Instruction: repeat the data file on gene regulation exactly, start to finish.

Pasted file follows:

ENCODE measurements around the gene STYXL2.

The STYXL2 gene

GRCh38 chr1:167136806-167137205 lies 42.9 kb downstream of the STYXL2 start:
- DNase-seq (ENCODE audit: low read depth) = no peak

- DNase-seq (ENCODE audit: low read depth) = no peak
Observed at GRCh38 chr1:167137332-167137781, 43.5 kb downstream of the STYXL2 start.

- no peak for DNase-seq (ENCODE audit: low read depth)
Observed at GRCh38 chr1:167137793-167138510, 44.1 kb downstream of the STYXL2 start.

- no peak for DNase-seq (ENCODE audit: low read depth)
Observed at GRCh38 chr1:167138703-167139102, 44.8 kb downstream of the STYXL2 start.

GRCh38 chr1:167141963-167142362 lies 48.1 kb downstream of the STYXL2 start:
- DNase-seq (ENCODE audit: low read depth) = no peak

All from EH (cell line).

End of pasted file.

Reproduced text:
ENCODE measurements around the gene STYXL2.

The STYXL2 gene

GRCh38 chr1:167136806-167137205 lies 42.9 kb downstream of the STYXL2 start:
- DNase-seq (ENCODE audit: low read depth) = no peak

- DNase-seq (ENCODE audit: low read depth) = no peak
Observed at GRCh38 chr1:167137332-167137781, 43.5 kb downstream of the STYXL2 start.

- no peak for DNase-seq (ENCODE audit: low read depth)
Observed at GRCh38 chr1:167137793-167138510, 44.1 kb downstream of the STYXL2 start.

- no peak for DNase-seq (ENCODE audit: low read depth)
Observed at GRCh38 chr1:167138703-167139102, 44.8 kb downstream of the STYXL2 start.

GRCh38 chr1:167141963-167142362 lies 48.1 kb downstream of the STYXL2 start:
- DNase-seq (ENCODE audit: low read depth) = no peak

All from EH (cell line).